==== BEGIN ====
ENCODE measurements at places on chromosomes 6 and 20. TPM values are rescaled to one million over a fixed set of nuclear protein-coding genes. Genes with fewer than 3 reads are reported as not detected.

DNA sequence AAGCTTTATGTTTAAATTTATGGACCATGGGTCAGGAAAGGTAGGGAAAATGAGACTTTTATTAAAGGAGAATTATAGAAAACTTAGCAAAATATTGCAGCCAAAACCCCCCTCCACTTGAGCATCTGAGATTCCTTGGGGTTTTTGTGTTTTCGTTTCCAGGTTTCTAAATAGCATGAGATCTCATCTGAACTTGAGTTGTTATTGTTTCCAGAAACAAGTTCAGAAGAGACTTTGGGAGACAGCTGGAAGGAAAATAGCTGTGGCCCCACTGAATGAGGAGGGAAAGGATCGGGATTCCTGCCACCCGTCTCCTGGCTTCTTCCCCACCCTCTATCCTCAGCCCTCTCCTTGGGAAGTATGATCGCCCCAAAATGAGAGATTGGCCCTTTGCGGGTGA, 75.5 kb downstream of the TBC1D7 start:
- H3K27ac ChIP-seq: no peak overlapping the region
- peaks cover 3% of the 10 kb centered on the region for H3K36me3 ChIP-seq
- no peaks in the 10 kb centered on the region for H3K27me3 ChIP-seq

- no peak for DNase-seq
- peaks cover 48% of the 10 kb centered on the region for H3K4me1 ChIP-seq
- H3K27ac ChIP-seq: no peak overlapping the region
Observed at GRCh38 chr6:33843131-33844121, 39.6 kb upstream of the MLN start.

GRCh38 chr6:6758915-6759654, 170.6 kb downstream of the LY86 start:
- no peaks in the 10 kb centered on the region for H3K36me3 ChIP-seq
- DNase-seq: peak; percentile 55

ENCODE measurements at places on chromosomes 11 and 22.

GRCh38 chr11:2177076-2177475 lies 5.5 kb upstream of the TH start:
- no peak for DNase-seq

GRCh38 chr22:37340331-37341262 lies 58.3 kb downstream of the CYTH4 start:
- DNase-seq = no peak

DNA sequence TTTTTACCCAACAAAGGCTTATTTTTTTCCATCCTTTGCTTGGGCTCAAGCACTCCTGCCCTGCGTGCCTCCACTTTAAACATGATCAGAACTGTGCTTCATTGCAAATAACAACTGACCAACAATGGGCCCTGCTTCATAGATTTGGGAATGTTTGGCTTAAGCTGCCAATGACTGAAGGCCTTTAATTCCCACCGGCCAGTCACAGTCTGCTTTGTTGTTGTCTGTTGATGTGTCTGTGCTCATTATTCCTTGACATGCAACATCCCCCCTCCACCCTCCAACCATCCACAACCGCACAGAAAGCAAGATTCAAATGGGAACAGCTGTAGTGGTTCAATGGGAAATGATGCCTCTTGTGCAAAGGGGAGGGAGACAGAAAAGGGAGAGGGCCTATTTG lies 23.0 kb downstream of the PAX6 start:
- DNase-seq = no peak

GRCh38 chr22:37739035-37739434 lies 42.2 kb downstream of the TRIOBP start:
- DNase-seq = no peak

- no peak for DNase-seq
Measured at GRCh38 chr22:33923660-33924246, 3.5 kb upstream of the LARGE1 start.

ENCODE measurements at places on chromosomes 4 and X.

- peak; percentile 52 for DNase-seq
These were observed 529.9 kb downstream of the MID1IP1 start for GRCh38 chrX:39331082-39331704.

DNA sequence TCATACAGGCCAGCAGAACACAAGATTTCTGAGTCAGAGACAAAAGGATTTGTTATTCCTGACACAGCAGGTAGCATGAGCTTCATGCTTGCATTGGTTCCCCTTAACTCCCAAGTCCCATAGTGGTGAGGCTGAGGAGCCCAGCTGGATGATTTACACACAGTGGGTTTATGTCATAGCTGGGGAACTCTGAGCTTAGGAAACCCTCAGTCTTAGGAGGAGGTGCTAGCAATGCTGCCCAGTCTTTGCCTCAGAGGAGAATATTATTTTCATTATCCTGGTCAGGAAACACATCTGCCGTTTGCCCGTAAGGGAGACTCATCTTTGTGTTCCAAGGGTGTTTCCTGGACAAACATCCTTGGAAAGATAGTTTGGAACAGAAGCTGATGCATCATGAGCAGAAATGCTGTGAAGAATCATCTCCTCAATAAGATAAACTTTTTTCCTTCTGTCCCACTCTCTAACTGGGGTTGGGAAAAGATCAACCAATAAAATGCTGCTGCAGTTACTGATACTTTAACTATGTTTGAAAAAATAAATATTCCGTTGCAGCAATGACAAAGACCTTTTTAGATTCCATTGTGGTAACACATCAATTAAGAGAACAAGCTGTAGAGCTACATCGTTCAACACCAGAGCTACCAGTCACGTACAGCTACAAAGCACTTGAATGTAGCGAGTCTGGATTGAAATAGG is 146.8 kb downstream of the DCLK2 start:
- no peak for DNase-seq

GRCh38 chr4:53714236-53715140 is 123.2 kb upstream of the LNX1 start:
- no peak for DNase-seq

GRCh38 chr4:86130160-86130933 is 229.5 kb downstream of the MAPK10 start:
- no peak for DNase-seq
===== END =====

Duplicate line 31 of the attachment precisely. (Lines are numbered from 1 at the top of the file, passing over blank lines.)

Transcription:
GRCh38 chr4:86130160-86130933 is 229.5 kb downstream of the MAPK10 start: